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Insights into Editorial: Throttled at the grass roots

Insights into Editorial: Throttled at the grass roots



Democratic decentralisation is barely alive in India. Over 25 years after the 73rd and 74th constitutional amendments (establishment of panchayats and municipalities as elected local governments) devolved a range of powers and responsibilities and made them accountable to the people for their implementation, very little and actual progress has been made in this direction.

Local governments remain hamstrung and ineffective; mere agents to do the bidding of higher-level governments.

Democracy has not been enhanced in spite of about 32 lakh peoples’ representatives being elected to them every five years, with great expectation and fanfare.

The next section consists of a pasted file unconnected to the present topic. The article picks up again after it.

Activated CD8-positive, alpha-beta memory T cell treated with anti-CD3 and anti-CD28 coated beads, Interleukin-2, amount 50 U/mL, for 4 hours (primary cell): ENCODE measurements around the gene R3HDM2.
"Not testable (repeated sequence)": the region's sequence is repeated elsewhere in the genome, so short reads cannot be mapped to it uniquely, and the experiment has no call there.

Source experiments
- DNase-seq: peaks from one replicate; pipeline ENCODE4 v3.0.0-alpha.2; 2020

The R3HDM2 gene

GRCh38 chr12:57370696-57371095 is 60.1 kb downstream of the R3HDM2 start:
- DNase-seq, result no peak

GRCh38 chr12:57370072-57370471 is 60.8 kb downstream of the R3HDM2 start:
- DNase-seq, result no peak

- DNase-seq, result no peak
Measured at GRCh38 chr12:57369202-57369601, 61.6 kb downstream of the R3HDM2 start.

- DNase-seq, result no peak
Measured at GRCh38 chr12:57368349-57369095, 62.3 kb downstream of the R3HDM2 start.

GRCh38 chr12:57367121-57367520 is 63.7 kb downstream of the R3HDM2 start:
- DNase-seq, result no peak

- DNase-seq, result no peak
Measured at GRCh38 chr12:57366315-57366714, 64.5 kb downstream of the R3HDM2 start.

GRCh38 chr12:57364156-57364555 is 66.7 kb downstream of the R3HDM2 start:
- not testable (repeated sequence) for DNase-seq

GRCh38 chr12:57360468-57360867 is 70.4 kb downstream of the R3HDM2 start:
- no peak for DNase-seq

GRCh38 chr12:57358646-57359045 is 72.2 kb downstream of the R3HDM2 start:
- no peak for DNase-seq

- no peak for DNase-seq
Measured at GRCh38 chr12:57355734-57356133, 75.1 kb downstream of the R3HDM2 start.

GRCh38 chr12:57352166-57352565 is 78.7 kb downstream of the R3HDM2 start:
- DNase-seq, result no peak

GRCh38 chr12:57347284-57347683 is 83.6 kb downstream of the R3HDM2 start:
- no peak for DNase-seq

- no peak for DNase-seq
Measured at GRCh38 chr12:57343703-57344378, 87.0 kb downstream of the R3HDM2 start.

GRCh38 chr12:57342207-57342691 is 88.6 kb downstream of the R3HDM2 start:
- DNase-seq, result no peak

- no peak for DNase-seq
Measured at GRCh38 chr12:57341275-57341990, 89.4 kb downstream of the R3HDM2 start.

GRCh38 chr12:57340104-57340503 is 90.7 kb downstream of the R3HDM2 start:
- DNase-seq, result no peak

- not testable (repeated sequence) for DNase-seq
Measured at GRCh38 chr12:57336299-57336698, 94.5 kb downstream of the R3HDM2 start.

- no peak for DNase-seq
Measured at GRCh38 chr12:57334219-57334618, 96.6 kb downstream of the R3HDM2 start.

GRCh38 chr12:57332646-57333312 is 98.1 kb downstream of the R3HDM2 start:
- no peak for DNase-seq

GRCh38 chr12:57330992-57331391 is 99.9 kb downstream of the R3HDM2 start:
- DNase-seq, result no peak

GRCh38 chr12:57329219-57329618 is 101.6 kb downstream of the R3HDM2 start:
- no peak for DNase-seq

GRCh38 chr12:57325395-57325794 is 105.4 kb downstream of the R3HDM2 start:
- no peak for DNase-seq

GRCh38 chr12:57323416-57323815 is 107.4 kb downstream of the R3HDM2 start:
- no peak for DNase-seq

73rd and 74th Constitutional Amendments were passed by Parliament in December, 1992:

  • A study for the Fourteenth Finance Commission by the Centre for Policy Research, shows that all States have formally devolved powers with respect to five core functions:
    • water supply, sanitation, roads and communication, streetlight provision and the management of community assets to the gram panchayats.
  • Devolution, envisioned by the Constitution, is not mere delegation.
  • It implies that precisely defined governance functions are formally assigned by law to local governments, backed by adequate transfer of a basket of financial grants and tax handles, and they are given staff so that they have the necessary wherewithal to carry out their responsibilities.
  • The Panchayats have been endowed with de-centralisation of powers and authority as may be necessary to function as institutions of self-government and social justice.
  • Providing real functional autonomy at the village level is at the core of the amendment Act.